A duo at Brigham and Women’s Hospital has developed a new intraoperative, image-based guidance system to help surgeons more accurately visualize anatomical structures. The technology uses augmented reality to precisely register operative endoscopy views with preoperative CT or MRI images, allowing for real-time adjustment and fine-tuning based on the operator’s changing visual field.
Eduardo Corrales, MD, an otologist, neurotologist and skull base surgeon in the Division of Otolaryngology-Head and Neck Surgery, is leading the development in close collaboration with Jayender Jagadeesan, PhD, a research associate at the Brigham and assistant professor at Harvard Medical School.
Third Window Syndrome Symptoms Spurred Investigation
Dr. Corrales said he was prompted to develop the new approach after seeing patients with symptoms of third window syndrome in his clinic. Patients reported hearing an echo of their voice in their ear, dizziness when exposed to loud noises or changes in pressure and hearing their joints creaking or their eyes moving.
All of these symptoms were traced to an abnormal opening inside the inner ear called inner ear dehiscence. However, none of the patients had superior semicircular canal dehiscence, also called Minor’s syndrome, which is typically associated with the symptoms.
“The one thing these patients had in common was they all had previous skull base surgery that resulted in inner ear dehiscence,” Dr. Corrales said.
According to Dr. Corrales, complications such as inner ear dehiscence can happen when surgeons can’t adequately visualize complex anatomy in the skull base and drill too far, too deep or both. He said a surgeon’s intraoperative visualization is typically limited to the anatomical tissue surface exposed through optical imaging modality such as a microscope or endoscope, making it difficult to identify delicate and critical structures within the dense and opaque temporal bone.
“Intraoperative navigation is further hampered by two-dimensional static images that require substantial operator interaction and interpretation with distraction from the surgical field,” he said. “These systems often register with errors above one millimeter, which limits their application in otologic and other microsurgery of the skull base.”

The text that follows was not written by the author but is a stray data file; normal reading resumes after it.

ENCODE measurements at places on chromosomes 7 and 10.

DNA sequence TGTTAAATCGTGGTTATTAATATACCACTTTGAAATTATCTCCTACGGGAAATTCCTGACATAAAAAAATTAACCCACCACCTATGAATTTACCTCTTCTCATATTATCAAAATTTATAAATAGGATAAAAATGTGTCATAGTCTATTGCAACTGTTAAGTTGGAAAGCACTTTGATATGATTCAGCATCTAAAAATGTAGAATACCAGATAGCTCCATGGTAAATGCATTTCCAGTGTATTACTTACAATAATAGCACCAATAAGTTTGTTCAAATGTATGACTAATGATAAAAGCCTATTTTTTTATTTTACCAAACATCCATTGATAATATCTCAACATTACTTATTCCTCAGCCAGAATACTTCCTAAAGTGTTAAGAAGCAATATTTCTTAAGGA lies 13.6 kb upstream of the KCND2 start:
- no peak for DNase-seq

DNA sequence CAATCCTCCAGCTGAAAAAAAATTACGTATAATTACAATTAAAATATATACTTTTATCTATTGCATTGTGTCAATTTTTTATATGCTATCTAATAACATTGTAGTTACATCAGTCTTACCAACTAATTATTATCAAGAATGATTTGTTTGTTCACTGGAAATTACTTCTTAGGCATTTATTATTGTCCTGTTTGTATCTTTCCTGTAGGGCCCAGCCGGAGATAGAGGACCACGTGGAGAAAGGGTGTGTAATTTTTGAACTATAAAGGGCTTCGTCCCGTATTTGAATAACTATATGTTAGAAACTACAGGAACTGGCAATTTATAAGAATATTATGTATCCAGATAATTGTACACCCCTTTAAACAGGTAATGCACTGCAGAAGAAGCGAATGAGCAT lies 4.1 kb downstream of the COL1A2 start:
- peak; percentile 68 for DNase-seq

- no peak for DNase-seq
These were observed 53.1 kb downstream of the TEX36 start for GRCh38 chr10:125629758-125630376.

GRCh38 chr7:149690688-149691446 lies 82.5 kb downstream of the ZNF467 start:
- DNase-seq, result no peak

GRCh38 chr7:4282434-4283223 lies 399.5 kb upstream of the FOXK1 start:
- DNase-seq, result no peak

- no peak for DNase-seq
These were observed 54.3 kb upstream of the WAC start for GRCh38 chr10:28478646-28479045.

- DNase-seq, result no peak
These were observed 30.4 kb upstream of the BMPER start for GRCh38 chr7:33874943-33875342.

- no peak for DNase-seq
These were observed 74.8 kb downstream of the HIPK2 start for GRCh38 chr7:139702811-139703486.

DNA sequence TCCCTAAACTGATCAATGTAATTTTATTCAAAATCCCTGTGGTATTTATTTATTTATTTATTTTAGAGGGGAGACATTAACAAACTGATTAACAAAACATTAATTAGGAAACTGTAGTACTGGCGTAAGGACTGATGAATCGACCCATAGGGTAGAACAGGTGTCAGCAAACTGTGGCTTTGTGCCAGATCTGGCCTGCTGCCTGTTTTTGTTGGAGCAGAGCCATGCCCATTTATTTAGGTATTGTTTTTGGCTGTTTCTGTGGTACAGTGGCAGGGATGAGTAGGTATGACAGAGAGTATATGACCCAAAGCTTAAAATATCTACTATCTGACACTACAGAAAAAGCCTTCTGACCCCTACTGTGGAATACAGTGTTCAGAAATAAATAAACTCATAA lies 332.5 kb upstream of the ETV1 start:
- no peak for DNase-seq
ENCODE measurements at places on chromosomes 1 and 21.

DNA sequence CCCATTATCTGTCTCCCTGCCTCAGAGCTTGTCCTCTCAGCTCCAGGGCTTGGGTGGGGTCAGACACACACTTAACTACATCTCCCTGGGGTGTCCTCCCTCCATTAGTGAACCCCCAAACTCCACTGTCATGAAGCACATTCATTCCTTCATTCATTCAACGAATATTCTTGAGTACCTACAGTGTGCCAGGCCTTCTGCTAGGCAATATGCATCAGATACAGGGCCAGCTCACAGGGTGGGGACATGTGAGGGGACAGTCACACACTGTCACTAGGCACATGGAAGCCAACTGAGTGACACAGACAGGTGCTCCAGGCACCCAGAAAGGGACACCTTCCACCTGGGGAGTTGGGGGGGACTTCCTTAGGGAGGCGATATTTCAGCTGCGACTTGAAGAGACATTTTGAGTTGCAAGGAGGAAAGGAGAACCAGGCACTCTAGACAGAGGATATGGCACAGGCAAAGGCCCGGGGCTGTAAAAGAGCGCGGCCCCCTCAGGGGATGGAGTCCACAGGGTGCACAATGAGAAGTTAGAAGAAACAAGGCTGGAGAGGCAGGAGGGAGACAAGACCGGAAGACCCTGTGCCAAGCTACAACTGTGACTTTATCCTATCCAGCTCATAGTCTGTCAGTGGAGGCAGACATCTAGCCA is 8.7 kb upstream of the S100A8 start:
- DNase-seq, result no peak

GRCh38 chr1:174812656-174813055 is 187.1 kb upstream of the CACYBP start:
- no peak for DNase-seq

To provide a more reliable intraoperative, image-based guidance system, Dr. Corrales and colleagues developed a novel technology that incorporates dynamic 3D images with depth and real-time adjustment techniques along with sub-millimeter registration accuracy.
From Algorithm to OR
To begin validating the technology, Dr. Corrales had previously created a novel surface reconstruction algorithm of the visible anatomy from intraoperative endoscopy images. Now, he and colleagues are using human cadaver models to apply a real-time dense surface reconstruction of the temporal bone. They are using stereo optical video applied to lateral skull base surgery, taking the process one step closer to use in clinical practice.
The validation involves placing preoperative fiducial markers on 12 temporal bones around the borders of a typical mastoidectomy. Intraoperative images are captured using a 3D endoscope and imported into 3D Slicer image processing software. Then, a 3D reconstructed model of the exposed tissue surface is generated using the novel surface reconstruction algorithm. Depth measurements on the 3D model can be compared to interoperative and postoperative CT measurements at multiple discrete steps of a mastoidectomy.
The surface reconstruction as well as preoperatively segmented temporal bone structures are projected on a monitor intraoperatively for the surgeon to assess position and proximity of these nearby structures. Registration errors are calculated at each interval of the mastoidectomy. Average mental, physical and temporal demand estimated from the NASA Task Load Index forms will be evaluated to estimate the demand on the physicians and the system’s ease of use.
“By allowing the surgeon to overlay digital data or images over their environment, they can better visualize temporal bones and identify structures,” Dr. Corrales said. “Patient-specific anatomy is visualized in 360 degrees, providing superior depth perception and keeping landmarks from disappearing. It’s a relatively inexpensive way to enhance the surgeon’s precision in relation to delicate structures.”
Application in Clinical Practice
After the technology is validated in cadaveric studies, Dr. Corrales plans to take it to the operating room for further validation before embarking on the FDA approval process. When and if the technology is approved for clinical practice, patients will no longer be at risk for the types of inner ear breaches that can occur with traditional surgical techniques.
“Thanks to the strong multidisciplinary collaboration among otolaryngology and radiology, the Brigham is poised to be the first to get this technology into the OR and into the hands of surgeons,” he said. “Once we have the technology in place, we can apply it to every single aspect of the skull base, allowing us to extend its use to routine otologic, lateral skull base and anterior skull base surgeries.”